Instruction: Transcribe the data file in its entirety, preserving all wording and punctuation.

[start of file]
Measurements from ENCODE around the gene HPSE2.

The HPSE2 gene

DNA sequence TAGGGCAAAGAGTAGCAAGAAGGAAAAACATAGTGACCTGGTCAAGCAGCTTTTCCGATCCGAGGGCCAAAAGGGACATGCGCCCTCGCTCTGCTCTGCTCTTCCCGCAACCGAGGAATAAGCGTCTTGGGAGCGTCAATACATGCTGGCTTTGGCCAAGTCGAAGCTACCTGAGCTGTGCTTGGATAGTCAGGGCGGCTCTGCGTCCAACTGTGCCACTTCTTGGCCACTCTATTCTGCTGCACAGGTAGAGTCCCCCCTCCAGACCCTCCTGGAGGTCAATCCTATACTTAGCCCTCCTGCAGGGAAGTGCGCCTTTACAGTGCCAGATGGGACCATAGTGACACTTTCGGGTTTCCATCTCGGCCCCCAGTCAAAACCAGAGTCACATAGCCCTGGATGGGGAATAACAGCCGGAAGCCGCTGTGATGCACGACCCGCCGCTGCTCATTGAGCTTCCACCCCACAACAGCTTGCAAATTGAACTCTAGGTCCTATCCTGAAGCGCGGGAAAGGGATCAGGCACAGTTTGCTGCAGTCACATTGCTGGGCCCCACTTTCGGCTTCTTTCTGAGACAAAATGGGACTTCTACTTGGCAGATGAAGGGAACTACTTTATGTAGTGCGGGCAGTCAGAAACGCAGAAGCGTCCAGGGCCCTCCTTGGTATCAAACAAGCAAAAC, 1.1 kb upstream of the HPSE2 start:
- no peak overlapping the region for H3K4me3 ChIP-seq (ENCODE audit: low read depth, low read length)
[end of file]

Measurements from ENCODE around the gene HPSE2.

The HPSE2 gene

DNA sequence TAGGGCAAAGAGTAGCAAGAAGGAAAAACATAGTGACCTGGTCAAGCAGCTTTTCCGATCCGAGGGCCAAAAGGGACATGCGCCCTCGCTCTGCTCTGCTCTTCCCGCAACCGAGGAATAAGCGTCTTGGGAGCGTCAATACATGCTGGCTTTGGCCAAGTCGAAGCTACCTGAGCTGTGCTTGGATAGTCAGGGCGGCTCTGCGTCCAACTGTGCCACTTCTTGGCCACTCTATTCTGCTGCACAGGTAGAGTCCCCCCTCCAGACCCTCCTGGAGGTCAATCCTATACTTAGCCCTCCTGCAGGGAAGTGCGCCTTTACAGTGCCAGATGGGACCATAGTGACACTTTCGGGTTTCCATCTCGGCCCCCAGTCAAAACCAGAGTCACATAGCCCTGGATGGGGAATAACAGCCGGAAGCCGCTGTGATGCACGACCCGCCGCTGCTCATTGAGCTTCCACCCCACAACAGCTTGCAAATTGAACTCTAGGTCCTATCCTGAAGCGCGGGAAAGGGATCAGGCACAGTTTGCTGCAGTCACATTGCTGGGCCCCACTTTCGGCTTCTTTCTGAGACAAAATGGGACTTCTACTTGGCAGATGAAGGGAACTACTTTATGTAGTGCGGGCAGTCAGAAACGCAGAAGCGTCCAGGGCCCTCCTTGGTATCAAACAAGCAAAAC, 1.1 kb upstream of the HPSE2 start:
- no peak overlapping the region for H3K4me3 ChIP-seq (ENCODE audit: low read depth, low read length)